Located between vastly dry desert terrain to one side and beautifully lush terrain — known as the “Green Zone” — to the other, 20-year-old U.S. Marine Neil Altomare found himself in the town of Sangin, one of the deadliest places in Afghanistan.
Sangin was unlike any other region in the country. It was a key poppy seed producing area for the Taliban, who were supported by a majority of the locals, and it allowed immediate access to essential transit routes for drugs and insurgents. Laced with so many mines and improvised explosive devices (IEDs), Sangin was dubbed a “low-density minefield” by British and U.S. forces. That is where Lance Cpl. Neil Altomare, now an explosives technologist at Sandia National Laboratories, spent his days detecting and clearing mines and IEDs.
Altomare served as a combat engineer attached to the 3rd Battalion, 7th Marine Regiment based at the Marine Corps Air Ground Combat Center in Twentynine Palms, California. His mission was to detect and clear explosives so his fellow Marines would have a clear path of travel while on foot patrols. At the time, Altomare was unaware the equipment he would rely on during his deployment would bring him back to his hometown of Albuquerque to work with the men who developed its technology.
College Out, Corps In
Altomare grew up on Albuquerque’s East Side, where he played football and basketball at Eldorado High School. “After I graduated, I tried the conventional route of going to college. After the first semester I realized school did not interest me. I didn’t want to get a regular job, so I went down to the recruiter’s office,” he said. “The recruiter tried to convince me to pursue a noncombative occupation, but I didn’t see the point in joining the Marines to have a ‘desk job.’ I knew what was at stake.” He officially enlisted in the Marine Corps the summer of 2010 and within a few months reported for basic training. One year later, Altomare exited the doors of a C-17 only to be met by “bleak desert, intimidating mountain ranges and intense heat.”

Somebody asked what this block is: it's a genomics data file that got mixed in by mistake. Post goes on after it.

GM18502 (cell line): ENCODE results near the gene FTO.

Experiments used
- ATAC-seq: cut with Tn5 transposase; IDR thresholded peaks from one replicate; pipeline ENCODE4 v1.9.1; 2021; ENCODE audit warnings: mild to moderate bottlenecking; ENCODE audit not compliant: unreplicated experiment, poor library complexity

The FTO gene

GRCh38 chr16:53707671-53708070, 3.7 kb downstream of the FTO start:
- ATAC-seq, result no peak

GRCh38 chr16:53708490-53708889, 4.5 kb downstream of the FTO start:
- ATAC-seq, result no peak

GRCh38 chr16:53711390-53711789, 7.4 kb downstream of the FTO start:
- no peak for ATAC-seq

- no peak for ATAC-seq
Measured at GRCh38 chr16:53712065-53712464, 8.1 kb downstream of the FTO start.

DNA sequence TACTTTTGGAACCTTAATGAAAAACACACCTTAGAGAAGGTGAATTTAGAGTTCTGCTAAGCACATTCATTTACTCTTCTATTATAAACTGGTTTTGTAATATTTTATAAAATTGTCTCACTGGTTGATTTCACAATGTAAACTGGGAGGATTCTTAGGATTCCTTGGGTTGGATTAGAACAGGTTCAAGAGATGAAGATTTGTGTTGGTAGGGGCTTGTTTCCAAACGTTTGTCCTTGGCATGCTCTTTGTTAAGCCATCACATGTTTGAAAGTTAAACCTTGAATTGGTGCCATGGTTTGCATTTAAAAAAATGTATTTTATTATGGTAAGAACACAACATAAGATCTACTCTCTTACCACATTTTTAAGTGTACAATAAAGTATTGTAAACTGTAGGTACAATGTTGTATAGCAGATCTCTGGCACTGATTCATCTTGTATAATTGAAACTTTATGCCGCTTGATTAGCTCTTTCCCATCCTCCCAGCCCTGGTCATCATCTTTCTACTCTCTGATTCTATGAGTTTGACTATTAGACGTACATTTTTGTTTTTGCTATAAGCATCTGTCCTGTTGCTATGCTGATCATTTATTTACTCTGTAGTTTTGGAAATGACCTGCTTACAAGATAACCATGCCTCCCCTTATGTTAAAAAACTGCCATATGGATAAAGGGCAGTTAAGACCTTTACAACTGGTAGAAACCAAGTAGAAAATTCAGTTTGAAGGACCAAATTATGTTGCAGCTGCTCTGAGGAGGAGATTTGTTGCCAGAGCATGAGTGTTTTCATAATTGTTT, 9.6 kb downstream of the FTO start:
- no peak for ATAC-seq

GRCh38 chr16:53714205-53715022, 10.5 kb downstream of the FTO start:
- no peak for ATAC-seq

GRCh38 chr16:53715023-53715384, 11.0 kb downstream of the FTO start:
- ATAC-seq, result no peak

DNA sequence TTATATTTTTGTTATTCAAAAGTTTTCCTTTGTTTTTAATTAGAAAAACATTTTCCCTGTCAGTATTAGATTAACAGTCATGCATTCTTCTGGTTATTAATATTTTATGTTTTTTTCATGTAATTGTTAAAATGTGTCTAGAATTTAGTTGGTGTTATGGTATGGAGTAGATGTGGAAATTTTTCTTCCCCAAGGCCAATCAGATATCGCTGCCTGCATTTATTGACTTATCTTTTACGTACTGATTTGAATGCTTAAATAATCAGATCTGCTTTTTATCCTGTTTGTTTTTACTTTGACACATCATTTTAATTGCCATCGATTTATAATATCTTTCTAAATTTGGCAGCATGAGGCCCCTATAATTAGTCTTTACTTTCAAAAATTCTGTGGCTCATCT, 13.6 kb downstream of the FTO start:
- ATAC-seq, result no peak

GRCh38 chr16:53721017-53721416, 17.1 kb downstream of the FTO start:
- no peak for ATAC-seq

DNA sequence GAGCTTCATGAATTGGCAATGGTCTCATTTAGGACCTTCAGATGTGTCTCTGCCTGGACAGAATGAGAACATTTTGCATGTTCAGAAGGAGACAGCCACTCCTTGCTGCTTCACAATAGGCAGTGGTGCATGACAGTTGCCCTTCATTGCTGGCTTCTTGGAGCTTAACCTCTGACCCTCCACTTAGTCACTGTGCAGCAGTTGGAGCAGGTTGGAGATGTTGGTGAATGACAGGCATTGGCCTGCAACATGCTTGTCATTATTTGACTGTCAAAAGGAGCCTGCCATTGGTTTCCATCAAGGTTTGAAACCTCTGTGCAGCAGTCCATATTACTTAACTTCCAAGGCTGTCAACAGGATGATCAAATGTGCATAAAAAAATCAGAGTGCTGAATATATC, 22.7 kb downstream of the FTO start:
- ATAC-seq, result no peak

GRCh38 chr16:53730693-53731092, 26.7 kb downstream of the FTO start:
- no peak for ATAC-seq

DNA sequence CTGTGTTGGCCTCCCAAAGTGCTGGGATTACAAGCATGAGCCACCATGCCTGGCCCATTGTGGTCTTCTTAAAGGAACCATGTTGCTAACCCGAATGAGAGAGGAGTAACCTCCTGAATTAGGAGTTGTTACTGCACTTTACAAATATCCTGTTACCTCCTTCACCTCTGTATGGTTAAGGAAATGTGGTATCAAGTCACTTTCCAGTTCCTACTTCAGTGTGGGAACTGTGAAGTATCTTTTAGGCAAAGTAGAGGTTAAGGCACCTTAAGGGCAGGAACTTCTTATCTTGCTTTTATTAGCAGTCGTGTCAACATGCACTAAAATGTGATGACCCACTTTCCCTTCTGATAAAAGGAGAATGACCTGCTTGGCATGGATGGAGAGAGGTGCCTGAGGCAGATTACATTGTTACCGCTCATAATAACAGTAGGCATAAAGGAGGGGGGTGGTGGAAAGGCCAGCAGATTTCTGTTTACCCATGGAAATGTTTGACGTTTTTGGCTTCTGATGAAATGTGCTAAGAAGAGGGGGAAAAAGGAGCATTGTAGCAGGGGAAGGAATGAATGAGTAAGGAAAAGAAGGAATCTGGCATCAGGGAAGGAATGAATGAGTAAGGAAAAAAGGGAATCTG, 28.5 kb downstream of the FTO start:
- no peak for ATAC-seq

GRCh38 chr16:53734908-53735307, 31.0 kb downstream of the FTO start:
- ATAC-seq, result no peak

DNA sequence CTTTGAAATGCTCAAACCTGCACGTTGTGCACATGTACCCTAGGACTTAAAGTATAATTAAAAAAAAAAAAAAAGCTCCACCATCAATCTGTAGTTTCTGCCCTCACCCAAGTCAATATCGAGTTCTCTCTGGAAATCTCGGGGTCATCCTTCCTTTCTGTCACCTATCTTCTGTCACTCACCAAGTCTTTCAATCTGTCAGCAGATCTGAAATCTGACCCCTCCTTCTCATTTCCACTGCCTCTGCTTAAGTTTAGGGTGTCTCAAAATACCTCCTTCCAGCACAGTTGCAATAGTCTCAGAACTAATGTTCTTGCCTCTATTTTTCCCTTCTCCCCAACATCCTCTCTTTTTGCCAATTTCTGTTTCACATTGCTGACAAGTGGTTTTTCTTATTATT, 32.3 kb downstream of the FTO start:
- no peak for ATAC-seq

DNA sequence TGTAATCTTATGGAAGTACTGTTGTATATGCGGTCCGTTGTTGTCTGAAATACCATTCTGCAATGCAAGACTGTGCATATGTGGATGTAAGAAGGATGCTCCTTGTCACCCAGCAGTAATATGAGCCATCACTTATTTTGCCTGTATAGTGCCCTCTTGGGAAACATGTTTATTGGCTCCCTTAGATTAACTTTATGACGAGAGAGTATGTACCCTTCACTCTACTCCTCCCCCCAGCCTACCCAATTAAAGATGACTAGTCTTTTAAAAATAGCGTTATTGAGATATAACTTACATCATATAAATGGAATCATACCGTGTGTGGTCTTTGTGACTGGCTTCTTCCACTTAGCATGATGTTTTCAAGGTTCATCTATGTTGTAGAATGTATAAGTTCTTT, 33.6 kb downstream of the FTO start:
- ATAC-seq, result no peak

From Beaches to Bombs
At the height of the Taliban insurgency, a Marine Corps study found that the IED threat in Sangin was monumental — greater than anywhere else in Afghanistan. An estimated 1,200 IEDs were planted in the cultivated areas south of the Sangin district center totaling 1 square kilometer (0.38 square mile). It was believed there were at least another 1,200 planted in the town itself and to the north and east.
To ensure the safety of the Marines who went “outside the wire” — leaving the confines of their base to conduct patrols — Altomare would go ahead of the men to look for anything that might indicate an IED has been placed. A freshly dug hole, dark loose dirt and coils of wire were tell-tale signs that insurgents had recently placed devices intended to kill the men.